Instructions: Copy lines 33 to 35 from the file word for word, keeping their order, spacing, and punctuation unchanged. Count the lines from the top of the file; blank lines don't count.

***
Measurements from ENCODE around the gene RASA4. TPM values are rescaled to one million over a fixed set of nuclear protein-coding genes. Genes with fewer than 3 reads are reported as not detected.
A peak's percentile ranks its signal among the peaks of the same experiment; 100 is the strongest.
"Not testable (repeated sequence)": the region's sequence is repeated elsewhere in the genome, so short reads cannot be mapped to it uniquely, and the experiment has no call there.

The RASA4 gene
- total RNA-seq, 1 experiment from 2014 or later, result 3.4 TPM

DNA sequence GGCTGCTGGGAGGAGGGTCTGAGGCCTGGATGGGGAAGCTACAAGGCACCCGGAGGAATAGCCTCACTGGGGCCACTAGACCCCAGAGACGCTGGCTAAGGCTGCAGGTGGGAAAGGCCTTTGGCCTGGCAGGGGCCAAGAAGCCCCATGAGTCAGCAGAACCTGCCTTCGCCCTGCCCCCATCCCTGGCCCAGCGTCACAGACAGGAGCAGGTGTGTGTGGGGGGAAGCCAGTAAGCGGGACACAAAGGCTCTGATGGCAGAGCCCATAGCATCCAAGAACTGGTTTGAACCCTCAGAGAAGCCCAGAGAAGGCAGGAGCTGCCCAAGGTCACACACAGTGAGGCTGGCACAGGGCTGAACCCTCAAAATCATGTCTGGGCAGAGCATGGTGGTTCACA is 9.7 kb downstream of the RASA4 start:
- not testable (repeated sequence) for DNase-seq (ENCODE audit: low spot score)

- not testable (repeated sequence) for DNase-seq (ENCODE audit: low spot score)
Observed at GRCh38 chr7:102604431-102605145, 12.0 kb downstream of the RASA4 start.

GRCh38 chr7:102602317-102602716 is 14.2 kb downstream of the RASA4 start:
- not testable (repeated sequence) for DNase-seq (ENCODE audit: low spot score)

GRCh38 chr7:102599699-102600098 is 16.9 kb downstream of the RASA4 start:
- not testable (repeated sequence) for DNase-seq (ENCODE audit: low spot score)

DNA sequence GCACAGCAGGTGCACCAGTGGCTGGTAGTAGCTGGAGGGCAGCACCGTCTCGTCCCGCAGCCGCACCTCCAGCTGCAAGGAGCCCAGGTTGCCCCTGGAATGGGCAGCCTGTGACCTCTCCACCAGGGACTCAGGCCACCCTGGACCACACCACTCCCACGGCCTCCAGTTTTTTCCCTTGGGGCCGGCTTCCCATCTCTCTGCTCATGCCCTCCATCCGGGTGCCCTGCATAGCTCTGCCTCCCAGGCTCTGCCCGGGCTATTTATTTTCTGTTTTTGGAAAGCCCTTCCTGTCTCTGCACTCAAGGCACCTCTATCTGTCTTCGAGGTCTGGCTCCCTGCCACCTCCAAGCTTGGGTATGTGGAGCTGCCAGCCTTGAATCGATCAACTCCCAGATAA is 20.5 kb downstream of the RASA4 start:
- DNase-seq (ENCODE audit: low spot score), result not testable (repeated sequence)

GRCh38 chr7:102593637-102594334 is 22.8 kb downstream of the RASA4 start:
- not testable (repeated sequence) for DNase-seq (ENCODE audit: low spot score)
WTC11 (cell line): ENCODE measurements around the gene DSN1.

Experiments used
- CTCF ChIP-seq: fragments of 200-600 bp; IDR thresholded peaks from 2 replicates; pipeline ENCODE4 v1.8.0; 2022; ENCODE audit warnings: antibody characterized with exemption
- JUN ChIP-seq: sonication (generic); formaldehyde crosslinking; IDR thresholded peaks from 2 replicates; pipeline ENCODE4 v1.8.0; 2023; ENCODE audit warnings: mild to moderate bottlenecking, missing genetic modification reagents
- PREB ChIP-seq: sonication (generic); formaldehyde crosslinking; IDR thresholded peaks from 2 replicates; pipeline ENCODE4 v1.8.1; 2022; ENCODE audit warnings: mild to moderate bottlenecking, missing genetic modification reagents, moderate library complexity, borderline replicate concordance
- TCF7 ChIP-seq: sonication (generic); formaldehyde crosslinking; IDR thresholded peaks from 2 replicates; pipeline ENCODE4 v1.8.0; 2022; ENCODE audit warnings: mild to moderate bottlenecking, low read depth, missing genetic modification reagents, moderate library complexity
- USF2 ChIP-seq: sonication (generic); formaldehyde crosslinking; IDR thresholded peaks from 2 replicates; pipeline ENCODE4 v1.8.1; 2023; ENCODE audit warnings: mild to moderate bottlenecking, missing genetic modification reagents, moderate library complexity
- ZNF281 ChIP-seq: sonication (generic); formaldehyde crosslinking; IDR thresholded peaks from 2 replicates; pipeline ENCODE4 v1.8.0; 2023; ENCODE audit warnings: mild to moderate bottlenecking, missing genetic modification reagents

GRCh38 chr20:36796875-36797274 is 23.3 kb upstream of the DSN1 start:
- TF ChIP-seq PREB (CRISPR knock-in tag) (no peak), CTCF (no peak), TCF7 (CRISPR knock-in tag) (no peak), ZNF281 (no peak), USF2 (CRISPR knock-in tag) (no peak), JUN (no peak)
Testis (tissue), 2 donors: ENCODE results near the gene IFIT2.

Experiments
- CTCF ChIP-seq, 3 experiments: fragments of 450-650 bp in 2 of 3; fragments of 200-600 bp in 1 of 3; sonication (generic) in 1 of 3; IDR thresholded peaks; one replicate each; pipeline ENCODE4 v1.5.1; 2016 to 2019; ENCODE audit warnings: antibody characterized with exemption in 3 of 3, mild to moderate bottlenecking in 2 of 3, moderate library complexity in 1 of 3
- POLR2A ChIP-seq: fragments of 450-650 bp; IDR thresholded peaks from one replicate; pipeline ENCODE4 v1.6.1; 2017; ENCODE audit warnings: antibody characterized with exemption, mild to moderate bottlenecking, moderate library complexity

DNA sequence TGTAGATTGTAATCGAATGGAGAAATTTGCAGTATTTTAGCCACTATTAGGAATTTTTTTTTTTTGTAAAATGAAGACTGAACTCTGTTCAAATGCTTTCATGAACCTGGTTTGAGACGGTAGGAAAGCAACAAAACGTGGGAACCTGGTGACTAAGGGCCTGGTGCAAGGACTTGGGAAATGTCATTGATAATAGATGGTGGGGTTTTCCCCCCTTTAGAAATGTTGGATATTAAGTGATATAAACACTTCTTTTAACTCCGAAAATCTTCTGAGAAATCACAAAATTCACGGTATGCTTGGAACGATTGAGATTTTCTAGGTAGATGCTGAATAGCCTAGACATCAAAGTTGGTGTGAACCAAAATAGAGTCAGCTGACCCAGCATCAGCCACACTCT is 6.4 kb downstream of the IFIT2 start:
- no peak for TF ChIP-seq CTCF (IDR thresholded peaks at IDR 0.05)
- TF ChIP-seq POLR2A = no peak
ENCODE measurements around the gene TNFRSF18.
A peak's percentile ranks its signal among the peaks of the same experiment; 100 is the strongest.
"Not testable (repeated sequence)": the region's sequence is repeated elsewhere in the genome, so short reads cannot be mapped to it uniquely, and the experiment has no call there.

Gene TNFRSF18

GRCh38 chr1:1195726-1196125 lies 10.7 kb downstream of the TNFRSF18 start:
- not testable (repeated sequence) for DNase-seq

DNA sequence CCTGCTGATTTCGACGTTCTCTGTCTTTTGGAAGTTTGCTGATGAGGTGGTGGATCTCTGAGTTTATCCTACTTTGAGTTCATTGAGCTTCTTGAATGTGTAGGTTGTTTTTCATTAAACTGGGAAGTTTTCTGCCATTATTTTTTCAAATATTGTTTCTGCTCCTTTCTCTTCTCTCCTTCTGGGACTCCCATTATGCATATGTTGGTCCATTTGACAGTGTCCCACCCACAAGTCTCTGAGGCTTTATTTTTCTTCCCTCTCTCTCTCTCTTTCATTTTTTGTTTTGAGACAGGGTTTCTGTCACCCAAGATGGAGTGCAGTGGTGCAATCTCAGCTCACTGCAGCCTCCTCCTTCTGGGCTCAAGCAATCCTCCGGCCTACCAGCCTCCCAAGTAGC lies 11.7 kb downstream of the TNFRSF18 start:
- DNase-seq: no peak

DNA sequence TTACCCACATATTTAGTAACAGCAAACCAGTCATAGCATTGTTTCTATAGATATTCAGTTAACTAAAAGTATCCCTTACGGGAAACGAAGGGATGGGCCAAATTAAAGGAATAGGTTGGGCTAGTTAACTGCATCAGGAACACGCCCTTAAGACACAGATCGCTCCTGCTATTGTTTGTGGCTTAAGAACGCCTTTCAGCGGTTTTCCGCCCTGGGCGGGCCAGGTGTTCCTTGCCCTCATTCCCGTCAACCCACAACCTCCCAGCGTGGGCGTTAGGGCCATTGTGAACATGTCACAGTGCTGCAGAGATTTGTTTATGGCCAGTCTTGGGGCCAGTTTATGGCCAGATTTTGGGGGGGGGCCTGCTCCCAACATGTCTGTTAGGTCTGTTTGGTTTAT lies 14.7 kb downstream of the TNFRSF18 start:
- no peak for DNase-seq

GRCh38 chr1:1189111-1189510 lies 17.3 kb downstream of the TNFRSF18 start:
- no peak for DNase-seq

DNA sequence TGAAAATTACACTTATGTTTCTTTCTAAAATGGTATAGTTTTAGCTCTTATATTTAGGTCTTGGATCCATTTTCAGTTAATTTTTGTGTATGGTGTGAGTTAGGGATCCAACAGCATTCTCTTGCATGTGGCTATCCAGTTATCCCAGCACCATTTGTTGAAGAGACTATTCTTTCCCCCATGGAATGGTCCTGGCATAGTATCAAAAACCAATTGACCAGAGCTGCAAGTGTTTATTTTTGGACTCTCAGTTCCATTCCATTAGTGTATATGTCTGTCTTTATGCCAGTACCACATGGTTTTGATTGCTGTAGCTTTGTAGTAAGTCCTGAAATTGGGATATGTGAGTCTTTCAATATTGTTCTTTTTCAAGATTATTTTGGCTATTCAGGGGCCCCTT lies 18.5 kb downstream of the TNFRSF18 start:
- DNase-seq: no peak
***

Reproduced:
- no peak for TF ChIP-seq CTCF (IDR thresholded peaks at IDR 0.05)
- TF ChIP-seq POLR2A = no peak
ENCODE measurements around the gene TNFRSF18.